Bad News Bears: Ukraine, Russia and the West

No, I’m not talking about the Bruins choking in Pasadena earlier tonight. I’m talking about the Ukrainian government’s decision to balk at the latest Western offer for integration.

Well, at least I think it’s bad. The New York Times has all the relevant information on what happened between Kiev and the West. According to the Grey Lady, Kiev either balked at an IMF offer or had its arm twisted by Moscow. Both scenarios seem plausible, but I’d like to dig a bit deeper.

Ukrainians have been hit hard by this global recession, and last year they elected a government that is much more pro-Russia than it is pro-West. Unfortunately, I think the economy is only a small fragment of what ails the people in the post-colonial, post-socialist state of Ukraine (some people have started labeling “post-” states as “developmentalist” states; I like it but I’m not sure readers would). First of all, here are some relevant maps:

Ethno-linguistic map of Ukraine
2012 presidential election results in Ukraine
Map of per capita income in Ukraine

Notice a pattern? Yeah, me too. Basically, Ukraine is split along ethnic lines between Russians and Ukrainians and instead of recognizing this fact and focusing on property rights reforms first and foremost, the Ukrainians have decided to try their hand at democracy (on the inability of democracy to solve political problems in multi-ethnic states, see Ludwig von Mises’s Nation, State and Economy 72-84).

The conflation of democracy with property rights as freedom has been the single biggest mistake of all societies in the post-war world. From Ghana to Indonesia to Iraq to India to Ukraine, elites have focused their efforts on implementing democracy rather than property rights, and the inevitable, unfortunate results (“dictatorship and poverty”) continue to frustrate me. I’m sure the people who actually have to live under these conditions don’t like it much either.

Wouldn’t it be better if the current Ukrainian state  split into (at least) two independent states? I ask because it seems to me that having (at least) two different states will cut the number of losers in half (losers of elections in “post-” societies truly are losers; it’s nothing like having to “live under” Obama or Bush) and make the new, smaller governments more accountable and more accessible to the people.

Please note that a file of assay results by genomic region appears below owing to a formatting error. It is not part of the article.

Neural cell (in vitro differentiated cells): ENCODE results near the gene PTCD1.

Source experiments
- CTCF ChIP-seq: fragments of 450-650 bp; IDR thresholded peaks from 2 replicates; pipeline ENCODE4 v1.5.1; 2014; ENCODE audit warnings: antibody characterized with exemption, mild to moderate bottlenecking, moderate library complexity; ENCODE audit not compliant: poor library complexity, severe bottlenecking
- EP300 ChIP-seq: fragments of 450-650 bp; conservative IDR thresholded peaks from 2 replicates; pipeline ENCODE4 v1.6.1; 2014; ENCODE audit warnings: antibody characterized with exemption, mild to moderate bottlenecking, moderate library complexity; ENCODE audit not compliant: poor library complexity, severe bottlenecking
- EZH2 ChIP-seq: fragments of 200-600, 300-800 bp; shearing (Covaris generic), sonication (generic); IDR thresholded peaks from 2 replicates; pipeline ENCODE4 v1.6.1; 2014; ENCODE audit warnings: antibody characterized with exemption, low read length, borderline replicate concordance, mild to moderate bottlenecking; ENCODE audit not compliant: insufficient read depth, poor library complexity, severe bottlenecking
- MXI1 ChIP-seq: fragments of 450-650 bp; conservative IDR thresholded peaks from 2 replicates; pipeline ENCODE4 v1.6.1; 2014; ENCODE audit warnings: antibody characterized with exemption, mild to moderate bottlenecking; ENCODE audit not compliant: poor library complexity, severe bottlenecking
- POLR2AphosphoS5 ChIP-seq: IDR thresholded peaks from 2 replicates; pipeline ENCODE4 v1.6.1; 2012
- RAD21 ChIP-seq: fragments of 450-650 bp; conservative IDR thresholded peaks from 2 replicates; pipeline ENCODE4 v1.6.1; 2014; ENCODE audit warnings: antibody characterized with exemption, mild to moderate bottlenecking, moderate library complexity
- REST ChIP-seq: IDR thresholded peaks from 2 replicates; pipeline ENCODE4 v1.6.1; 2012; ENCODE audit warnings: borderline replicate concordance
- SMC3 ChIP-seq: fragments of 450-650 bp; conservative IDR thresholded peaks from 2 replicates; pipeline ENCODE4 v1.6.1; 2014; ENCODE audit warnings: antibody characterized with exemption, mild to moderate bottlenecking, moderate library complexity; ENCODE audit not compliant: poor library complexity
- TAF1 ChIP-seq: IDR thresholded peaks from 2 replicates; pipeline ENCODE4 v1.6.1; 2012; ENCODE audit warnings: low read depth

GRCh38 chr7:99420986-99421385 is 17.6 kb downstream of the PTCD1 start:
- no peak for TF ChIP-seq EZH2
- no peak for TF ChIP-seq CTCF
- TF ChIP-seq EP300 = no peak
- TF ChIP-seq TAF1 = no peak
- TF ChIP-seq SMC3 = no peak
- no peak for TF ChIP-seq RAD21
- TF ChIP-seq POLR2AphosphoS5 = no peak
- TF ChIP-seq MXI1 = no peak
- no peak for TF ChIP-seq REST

The other aspect of Kiev’s rejection of Western integration that troubles my mind is that of the attitudes towards liberalization of Ukrainian society that many people obviously harbor.

For example:

  • Ukrainian-speaking Ukrainians overwhelmingly support more integration with the West. There are demonstrations (and I use this term loosely; riots may soon start) against the government’s decision to balk at the West going on right now.
  • And Russian-speaking Ukrainians (being Ukrainian can be either an ethnic thing or political thing [“citizenship”], which just goes to show you how stupid anything other than individualism is, but I digress) overwhelmingly support Moscow.

Yet it seems to me that both sides take the “pro-” and “anti-” stances that they do more out of spite for the other side than out of an understanding of what liberalization actually entails (I base this hunch on my watching of the recent elections here in the US). It’s also not clear to me that a pro-Western tilt would actually lead to more liberalization.

It may be easy for the Ukrainian-speaking Ukrainians to integrate and work with the West, but I think the Russian-speaking Ukrainians have good cause to look upon pro-Western deals with suspicion. After all, the Russian speakers are the richest faction in Ukraine, and freer trade with the West  would seriously undermine their political power (why do you think Russian-speaking Ukrainians have all the good jobs?).